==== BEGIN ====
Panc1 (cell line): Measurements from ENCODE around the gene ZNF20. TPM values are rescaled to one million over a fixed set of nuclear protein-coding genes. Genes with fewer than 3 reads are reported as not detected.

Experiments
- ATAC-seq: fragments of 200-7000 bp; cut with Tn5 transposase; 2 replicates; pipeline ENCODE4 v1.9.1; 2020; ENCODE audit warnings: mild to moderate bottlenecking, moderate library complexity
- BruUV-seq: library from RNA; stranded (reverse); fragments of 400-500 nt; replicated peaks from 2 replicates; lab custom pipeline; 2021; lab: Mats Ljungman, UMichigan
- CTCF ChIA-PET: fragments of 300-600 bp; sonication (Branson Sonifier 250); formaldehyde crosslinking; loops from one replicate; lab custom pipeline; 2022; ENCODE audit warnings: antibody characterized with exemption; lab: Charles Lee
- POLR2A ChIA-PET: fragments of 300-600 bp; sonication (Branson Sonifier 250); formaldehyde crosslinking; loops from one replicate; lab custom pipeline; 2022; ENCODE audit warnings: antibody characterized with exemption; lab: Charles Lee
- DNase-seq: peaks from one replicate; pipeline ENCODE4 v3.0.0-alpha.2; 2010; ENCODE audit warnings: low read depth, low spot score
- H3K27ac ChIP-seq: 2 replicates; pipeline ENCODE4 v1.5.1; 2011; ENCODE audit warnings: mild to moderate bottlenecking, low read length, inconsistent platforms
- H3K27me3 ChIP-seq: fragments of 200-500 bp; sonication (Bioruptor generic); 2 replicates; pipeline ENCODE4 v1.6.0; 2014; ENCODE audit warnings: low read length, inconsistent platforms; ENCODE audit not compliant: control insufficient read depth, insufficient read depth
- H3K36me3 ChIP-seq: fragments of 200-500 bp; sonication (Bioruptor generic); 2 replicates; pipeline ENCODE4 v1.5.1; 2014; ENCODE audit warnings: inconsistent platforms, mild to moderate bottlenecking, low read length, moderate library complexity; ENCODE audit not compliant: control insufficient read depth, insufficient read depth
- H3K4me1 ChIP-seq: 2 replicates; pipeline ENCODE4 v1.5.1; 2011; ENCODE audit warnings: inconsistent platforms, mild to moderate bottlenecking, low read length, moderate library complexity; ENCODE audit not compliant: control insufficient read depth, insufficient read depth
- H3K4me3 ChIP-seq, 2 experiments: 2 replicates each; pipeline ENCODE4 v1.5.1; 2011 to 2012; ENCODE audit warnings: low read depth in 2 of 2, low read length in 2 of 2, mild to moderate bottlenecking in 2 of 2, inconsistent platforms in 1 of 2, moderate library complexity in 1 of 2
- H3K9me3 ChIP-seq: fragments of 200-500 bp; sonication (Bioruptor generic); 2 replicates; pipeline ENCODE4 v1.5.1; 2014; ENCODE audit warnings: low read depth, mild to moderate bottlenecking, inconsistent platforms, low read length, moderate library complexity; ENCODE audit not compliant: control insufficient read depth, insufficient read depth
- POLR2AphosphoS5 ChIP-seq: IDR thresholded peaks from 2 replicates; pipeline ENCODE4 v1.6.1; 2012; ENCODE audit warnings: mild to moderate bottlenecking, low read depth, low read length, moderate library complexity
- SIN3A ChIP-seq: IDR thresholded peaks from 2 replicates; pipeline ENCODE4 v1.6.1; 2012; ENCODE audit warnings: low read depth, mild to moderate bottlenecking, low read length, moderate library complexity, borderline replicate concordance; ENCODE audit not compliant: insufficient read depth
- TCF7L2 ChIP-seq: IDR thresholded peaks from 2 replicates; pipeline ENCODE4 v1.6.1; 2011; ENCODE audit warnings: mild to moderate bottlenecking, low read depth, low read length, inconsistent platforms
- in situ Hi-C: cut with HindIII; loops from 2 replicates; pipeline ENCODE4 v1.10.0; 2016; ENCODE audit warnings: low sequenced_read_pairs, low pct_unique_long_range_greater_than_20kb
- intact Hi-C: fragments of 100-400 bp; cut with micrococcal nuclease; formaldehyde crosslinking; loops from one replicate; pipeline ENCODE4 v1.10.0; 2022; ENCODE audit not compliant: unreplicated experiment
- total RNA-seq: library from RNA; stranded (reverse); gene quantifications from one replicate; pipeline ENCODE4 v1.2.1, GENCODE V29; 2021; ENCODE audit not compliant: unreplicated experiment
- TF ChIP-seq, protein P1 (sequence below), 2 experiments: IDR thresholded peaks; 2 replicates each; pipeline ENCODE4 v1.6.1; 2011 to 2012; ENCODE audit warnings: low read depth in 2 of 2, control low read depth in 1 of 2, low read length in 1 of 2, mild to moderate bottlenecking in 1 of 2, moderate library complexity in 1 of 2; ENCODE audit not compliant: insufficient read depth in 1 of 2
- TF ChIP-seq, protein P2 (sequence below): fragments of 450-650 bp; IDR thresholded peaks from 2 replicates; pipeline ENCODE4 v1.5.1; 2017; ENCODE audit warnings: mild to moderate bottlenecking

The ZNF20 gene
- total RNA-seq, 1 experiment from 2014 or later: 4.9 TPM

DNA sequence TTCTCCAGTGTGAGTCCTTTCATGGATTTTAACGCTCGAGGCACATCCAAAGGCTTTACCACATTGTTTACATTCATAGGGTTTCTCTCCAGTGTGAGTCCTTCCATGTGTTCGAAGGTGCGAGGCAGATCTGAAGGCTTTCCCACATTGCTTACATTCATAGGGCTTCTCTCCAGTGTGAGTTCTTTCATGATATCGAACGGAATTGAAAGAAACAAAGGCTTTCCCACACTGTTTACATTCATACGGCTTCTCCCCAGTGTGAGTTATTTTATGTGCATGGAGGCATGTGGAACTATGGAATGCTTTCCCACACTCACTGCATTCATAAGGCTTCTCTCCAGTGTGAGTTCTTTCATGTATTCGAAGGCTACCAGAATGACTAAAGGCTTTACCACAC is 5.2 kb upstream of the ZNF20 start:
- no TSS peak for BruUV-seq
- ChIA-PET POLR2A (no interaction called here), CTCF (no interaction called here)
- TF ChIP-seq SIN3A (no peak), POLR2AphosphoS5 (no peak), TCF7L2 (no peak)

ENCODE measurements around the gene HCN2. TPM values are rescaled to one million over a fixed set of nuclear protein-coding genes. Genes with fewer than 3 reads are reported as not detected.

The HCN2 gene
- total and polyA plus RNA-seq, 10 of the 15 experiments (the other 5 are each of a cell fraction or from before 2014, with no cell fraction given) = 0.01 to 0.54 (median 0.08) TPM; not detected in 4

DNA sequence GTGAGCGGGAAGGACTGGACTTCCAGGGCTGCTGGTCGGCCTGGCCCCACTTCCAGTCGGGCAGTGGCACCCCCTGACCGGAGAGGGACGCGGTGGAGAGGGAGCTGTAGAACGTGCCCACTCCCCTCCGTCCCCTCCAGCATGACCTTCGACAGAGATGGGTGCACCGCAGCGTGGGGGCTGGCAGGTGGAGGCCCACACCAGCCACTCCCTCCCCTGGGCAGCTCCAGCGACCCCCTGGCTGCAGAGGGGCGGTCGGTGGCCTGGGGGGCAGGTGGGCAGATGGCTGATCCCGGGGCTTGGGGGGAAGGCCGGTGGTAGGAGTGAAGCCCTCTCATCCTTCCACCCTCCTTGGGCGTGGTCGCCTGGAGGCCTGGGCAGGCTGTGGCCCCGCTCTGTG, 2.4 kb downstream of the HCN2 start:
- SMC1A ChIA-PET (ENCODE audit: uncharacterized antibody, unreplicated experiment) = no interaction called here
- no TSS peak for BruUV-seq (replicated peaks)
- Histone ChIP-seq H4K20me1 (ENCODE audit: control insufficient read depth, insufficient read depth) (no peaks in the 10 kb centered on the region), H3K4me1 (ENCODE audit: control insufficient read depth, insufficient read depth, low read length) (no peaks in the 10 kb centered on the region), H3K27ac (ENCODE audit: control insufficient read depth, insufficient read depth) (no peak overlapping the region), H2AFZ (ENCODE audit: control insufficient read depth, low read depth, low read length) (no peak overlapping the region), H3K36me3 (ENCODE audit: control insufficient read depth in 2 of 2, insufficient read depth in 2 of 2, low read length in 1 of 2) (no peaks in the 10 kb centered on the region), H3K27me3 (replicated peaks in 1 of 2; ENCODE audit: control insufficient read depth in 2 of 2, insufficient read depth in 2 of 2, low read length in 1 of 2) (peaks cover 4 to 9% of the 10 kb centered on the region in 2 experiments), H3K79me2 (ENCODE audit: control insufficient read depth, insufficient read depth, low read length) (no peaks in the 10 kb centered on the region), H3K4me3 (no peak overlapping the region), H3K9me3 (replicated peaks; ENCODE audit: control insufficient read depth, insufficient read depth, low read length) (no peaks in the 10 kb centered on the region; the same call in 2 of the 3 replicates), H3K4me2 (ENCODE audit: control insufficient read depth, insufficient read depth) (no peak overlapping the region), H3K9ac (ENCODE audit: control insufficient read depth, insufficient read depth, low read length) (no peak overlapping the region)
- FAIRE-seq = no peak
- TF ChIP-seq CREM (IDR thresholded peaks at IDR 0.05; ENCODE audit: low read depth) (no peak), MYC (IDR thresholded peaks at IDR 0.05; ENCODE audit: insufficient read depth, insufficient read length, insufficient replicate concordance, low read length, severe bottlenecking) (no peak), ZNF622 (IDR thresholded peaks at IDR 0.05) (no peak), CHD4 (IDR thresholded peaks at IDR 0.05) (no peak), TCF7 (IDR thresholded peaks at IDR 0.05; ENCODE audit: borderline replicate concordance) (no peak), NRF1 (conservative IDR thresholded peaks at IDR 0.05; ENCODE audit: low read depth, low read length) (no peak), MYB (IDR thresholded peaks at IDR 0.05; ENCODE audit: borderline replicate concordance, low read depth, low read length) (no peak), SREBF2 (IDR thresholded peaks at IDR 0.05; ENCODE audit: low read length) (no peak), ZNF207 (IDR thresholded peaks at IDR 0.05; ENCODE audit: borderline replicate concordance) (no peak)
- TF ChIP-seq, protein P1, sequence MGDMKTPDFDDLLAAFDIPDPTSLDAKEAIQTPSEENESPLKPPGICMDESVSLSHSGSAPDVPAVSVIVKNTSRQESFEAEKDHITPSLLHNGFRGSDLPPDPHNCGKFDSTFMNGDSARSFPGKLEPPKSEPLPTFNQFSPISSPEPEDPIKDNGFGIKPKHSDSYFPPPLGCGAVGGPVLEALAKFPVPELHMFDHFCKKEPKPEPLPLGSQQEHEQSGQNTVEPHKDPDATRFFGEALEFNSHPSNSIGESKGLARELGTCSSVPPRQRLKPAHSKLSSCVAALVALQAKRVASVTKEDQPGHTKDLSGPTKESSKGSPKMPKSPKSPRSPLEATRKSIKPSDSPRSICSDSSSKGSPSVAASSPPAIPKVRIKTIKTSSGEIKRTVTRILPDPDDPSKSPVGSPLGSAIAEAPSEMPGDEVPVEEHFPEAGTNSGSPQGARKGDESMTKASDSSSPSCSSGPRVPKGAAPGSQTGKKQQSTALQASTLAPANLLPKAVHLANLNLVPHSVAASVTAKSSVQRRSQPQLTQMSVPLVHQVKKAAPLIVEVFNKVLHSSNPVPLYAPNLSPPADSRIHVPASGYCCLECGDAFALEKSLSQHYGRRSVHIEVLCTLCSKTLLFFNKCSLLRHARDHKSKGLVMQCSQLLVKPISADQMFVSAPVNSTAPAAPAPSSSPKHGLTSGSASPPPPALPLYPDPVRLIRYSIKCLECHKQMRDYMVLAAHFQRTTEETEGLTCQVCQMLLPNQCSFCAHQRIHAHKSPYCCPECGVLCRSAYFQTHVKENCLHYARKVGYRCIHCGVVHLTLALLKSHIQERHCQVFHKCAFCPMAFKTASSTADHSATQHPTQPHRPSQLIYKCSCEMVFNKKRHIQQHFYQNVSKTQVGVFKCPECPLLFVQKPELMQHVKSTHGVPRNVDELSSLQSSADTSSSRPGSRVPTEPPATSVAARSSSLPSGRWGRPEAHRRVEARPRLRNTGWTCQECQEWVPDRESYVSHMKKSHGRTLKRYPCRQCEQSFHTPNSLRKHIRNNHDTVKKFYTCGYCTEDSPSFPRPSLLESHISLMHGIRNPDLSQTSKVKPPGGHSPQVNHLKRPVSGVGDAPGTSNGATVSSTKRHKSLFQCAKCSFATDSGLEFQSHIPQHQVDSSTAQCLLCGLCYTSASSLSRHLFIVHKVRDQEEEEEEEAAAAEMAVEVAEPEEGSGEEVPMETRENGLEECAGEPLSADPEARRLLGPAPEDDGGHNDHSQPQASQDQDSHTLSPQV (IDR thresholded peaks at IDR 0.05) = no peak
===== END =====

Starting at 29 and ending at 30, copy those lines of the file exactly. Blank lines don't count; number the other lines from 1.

The HCN2 gene
- total and polyA plus RNA-seq, 10 of the 15 experiments (the other 5 are each of a cell fraction or from before 2014, with no cell fraction given) = 0.01 to 0.54 (median 0.08) TPM; not detected in 4